I am not quite sure what I am ... although one or two of the head masters with whom I crossed swords in my three decades teaching and chaplaining in a Public School could probably fill up that lacuna very adequately. Possibly my wife, too, could provide an analysis. Wives so very often can. But stay: what am I talking about?
Evelyn Waugh was once described as a man who thought of himself as being, in the eyes of God, an English Country Gentleman of ancient and recusant ancestry. In fact, he was the son of an parvenu Anglican publisher quite well down in the Middle Class. I feel it is one of the characteristics of the last century and a half ... say, since the time of Disraeli ... why is it him that I mention? ... that we construct our sense of self-identity, not from our actual and family backgrounds, but from what we have discovered for ourselves; and not infrequently in reaction against our real individual inheritances. Is that something to do with the cultural disintegration of this period?
I would describe myself as a Latin Catholic, deeply rooted Classical Antiquity, but at home in ancient Rome while only a sympathetic visitor in ancient Athens. Classicism baptised makes me profoundly the product of the latinate culture and Liturgy which has shaped Western Europe for centuries. I am not in the least English; in fact ... well, Waugh once described me rather well in his account of another equally dim classics master: " ... he was filled, suddenly, with deep homesickness for the South. He had not often nor for long visited those enchanted lands; a dozen times, perhaps, for a few weeks ... but his treasure and his heart lay buried there. Hot oil and garlic and spilled wine; luminous pinnacles above a dusky wall; fireworks at night, fountains at noonday; the shepherd's pipe on the scented hillside ... he had left his coin in the waters of Trevi; he had wedded the Adriatic; he was a Mediterranean man." Hot oil and garlic and spilled wine ... ah, how that tugs at me now while I sit here tapping at my computer. My temptations are to reach for Ovid's Metamorphoses while I should be saying my Office and to dream about Tiepolo ceilings while I should be making my meditation. I feel most at one with my deepest identities when saying the Tridentine Mass or leering at my classically erudite wife across a table laden with Mediterranean food and wine. I rarely pass through London without going to commune with the statue of S Pius V on the right hand side of that wonderful North Italian Lady Altar at Brompton.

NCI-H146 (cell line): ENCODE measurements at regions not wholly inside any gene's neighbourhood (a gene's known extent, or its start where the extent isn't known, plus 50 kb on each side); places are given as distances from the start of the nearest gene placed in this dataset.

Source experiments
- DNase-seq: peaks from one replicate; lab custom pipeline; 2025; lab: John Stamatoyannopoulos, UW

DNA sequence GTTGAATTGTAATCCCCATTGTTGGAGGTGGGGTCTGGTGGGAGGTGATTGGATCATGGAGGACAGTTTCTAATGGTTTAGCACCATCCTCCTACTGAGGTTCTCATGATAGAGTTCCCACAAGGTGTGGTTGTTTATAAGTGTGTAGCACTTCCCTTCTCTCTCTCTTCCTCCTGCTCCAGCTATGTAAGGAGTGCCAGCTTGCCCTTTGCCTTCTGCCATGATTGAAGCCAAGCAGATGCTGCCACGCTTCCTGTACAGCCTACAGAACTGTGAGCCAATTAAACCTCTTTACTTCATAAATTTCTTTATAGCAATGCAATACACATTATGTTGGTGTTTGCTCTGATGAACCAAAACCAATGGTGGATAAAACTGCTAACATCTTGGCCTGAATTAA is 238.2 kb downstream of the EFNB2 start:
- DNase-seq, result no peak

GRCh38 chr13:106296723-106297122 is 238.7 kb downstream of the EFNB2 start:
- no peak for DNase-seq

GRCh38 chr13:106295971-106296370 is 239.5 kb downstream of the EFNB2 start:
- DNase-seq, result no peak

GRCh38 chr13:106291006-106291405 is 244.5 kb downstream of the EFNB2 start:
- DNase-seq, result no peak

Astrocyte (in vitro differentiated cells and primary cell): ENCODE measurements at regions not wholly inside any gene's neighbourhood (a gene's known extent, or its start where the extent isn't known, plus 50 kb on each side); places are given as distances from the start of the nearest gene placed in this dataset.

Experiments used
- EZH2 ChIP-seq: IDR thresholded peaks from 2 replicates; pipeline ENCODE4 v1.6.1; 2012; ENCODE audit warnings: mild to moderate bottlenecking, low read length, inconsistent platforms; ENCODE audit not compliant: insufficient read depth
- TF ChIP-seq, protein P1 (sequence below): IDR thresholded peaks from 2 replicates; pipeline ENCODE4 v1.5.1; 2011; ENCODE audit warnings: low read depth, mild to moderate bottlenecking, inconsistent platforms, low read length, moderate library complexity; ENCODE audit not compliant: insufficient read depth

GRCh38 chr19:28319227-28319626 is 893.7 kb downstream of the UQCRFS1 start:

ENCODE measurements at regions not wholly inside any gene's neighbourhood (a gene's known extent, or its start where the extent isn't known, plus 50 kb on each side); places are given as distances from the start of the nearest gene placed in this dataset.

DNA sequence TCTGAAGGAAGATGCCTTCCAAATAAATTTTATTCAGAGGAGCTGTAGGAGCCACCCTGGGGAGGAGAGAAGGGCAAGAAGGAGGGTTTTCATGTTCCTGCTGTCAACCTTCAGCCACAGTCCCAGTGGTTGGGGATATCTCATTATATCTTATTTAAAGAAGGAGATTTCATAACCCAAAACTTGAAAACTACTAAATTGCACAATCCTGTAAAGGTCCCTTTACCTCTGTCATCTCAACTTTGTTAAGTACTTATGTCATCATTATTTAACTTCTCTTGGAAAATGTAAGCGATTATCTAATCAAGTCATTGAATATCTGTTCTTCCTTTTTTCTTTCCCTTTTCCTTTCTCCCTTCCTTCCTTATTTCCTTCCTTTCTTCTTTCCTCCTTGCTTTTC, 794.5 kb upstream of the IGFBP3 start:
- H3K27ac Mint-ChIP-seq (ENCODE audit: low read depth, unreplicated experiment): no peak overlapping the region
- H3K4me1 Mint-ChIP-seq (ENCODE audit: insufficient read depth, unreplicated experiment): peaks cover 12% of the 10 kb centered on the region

My father, on the other hand, was a British naval officer who was romantic only about crooks like Drake and Raleigh, who loathed Irish, waps, and dagoes, and had an enormous picture of Nelson upon his wall. Do you see what I mean?